Interdicted live sheep exporters claim losses of R1m a day
The companies have forked out over R60m since the interim interdict prohibiting them from exporting was granted in June
Kuwaiti-based animal exporter Al Mawashi and its parent company, Livestock Transport and Trading Company (LTTC), are haemorrhaging R1m every day that the interdict prohibiting them from exporting 72,000 sheep from East London to the Middle East remains in place.
The companies’ counsel, advocate Johan de Waal, SC, on Friday told the Grahamstown high court that their ship, the Al Messilah, was costing R500,000 a day to sit idle in the East London port and the 72,000 sheep living at the Castledale Feedlot outside King William ’ s Town were eating their way through a further R500,000 worth of food a day.
Since the interim interdict was granted in June, the companies had forked out over R60m.
De Waal claimed that Al Mawashi’s investment in the Eastern Cape was the second biggest in the province, coming in just behind the automotive industry, and the NSPCA’s litigation had put this investment in jeopardy.
The NSPCA is arguing for the court to keep in place the interim interdict pending the outcome of a much bigger court matter in which it will seek to stop the export of sheep by ship to the Middle East altogether.
The NSPCA argues that the practice of exporting sheep by ship across the equator involves terrible cruelty at every stage of the process, starting in the feedlot, the loading on the ship and the journey during which they endure hunger, thirst, excessive ammonia and excrement, constant noise, unremitting bright fluorescent lights, and terrible heat which literally cause some sheep to cook from the inside out.
The Red Meat Industry Forum (RMIF) on Friday laid the blame for the entire debacle at the door of the national agriculture & rural development department.
The RMIF initially supported the NSPCA in its interdict against Al Mawashi.
But on Friday its counsel, advocate Hilton Epstein, SC, said it would strenuously oppose the second part of the NSPCA’s application in which it sought to stop altogether the export of sheep by ship across the equator.
He said the red meat industry worked hard to keep the respect of the public and this included a strict code of conduct which precluded cruelty to animals.
It had initially supported the NSPCA because there were allegations of serious cruelty against Al Mawashi.
The RMIF had subsequently, with some reluctance from Al Mawashi, been allowed to inspect the Al Messilah and the Castledale Feedlot and their inspectors had ruled that both “passed muster”.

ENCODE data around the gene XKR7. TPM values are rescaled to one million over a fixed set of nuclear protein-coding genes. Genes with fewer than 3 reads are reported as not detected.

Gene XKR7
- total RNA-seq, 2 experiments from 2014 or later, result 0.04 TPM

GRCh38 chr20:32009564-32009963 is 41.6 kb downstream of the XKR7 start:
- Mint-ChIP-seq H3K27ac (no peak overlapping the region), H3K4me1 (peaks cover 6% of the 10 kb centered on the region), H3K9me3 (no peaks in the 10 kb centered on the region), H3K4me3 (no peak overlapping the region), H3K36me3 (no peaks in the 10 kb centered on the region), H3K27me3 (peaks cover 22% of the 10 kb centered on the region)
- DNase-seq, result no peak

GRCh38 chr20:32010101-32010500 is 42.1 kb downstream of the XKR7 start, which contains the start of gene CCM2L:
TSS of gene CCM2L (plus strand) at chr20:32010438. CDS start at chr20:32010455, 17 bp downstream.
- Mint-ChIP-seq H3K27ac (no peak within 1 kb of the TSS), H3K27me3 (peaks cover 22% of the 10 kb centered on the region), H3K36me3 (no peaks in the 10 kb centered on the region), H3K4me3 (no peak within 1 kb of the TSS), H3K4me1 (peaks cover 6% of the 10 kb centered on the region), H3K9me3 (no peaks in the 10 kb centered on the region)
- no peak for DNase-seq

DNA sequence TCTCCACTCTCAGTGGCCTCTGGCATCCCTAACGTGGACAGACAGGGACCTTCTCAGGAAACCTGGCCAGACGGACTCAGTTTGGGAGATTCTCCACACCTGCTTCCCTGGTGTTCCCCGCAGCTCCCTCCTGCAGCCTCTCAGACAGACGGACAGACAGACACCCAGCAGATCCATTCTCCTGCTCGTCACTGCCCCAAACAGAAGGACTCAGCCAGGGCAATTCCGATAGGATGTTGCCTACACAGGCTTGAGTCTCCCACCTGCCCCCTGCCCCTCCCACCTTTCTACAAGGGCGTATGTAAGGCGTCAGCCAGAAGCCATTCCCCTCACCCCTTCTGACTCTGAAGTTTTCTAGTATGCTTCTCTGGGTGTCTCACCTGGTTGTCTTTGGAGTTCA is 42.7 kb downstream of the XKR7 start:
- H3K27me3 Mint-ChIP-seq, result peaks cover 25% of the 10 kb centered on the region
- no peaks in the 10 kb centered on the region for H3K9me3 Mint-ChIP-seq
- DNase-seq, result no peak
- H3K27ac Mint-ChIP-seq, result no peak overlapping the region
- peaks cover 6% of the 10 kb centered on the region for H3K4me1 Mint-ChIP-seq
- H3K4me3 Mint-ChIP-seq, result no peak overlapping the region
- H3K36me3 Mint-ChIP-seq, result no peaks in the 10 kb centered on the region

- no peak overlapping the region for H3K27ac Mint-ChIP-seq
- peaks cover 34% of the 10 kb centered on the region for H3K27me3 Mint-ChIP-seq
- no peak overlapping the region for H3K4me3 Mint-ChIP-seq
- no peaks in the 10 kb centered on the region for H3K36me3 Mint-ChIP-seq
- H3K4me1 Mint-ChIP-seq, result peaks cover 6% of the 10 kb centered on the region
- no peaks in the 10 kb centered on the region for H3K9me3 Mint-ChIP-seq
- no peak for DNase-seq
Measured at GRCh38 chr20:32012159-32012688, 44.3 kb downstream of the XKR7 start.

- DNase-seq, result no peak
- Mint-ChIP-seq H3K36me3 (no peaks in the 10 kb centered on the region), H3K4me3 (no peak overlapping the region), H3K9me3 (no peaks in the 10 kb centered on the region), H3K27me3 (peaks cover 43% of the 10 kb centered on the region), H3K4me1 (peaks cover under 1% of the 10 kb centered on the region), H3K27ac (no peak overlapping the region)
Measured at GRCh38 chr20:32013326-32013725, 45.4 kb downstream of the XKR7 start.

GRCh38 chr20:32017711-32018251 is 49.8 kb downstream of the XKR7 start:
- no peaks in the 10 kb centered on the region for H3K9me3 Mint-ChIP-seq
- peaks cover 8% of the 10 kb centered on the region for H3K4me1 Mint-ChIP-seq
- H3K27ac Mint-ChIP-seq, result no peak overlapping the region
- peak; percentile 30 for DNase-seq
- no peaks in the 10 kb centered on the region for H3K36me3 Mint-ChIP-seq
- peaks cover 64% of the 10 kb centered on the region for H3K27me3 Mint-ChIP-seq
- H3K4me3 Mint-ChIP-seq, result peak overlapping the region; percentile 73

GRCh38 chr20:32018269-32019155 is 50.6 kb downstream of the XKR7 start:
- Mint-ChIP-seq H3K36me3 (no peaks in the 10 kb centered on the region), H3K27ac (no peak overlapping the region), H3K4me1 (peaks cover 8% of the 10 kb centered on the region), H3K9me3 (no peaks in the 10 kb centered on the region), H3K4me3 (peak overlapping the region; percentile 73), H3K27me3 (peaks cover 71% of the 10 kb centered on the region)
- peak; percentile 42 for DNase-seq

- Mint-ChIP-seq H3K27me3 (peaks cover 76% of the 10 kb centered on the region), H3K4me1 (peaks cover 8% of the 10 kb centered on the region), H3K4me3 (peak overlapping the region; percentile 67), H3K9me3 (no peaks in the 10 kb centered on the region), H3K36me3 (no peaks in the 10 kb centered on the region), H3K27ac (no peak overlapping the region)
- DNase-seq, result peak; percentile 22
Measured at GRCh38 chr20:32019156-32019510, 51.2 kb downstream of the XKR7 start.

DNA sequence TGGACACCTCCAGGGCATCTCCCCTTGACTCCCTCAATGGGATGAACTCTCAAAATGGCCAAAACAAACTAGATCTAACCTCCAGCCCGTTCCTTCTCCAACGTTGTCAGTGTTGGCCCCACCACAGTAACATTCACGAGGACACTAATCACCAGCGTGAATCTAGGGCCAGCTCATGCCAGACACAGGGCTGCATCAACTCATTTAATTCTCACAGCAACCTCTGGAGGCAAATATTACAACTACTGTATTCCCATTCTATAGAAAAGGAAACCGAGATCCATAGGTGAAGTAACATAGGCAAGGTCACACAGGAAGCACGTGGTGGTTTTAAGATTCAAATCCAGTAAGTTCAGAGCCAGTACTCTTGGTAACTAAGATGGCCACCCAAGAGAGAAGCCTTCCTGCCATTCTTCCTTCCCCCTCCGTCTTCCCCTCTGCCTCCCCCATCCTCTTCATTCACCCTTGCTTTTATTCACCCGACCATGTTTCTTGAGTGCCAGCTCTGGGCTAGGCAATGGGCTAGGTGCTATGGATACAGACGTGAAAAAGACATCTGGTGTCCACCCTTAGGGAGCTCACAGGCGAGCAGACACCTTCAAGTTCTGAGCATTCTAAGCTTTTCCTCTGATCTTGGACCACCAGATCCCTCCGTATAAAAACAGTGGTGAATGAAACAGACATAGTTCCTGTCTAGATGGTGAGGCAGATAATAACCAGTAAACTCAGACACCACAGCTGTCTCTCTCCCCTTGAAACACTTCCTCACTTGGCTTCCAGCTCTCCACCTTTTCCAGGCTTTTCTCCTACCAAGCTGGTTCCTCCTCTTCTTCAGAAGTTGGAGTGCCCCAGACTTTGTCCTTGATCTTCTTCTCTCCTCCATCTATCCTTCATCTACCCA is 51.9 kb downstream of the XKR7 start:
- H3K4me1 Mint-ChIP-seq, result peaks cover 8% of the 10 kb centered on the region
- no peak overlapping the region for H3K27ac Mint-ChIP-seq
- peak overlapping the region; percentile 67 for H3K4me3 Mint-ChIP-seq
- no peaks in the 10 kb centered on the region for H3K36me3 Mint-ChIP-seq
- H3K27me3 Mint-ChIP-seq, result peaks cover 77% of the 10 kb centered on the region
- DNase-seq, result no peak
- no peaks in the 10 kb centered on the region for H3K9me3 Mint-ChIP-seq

But, Epstein says, none of the problems would have arisen if the department had not been derelict in carrying out its duty of regulating and supervising animal export.
It had ignored its national and international obligations and had breached its duty to the law and the courts, said Epstein. It had not even had the decency to file an affidavit in the complicated matter to which it was central.
He asked judge Nceba Dukada to censor the department for its multiple failures.
Epstein said the RMIF could not condone lifting the interdict if this would lead to cruelty to the sheep.
He instead proposed a novel middle ground in which Dukada would lift the interdict but impose strict conditions, including that the department fulfil its duty of monitoring Al Mawahsi’s compliance with international standards and SA’s Animal Protection Act in every aspect of its conduct during export. He proposed a structural interdict requiring the department to report to the court on the steps it had taken to ensure compliance by Al Mawashi.
Epstein also insisted that the ship should only be allowed to load 56,000 sheep and not the full shipment of 72,000.
Epstein said the court should express its displeasure with the department by ordering it to pay all the legal costs involved in the matter.
The NSPCA’s counsel, Kevin Hopkins, said though he agreed that the government had failed in its duty, the case involved a private company and its unlawful cruelty to animals which the court was obliged to prevent by extending the interim interdict.
He described the department as a “broken institution” that had never done what was required and said there was no point in placing it in the position of supervisor. It had no will, capacity or ability to do the job.
Dukada reserved judgment.
The Al Messilah, was costing R500,000 a day to sit idle in the East London port and the 72,000 sheep living at the Castledale Feedlot outside King William’s Town were eating their way through a further R500,000 worth of food a day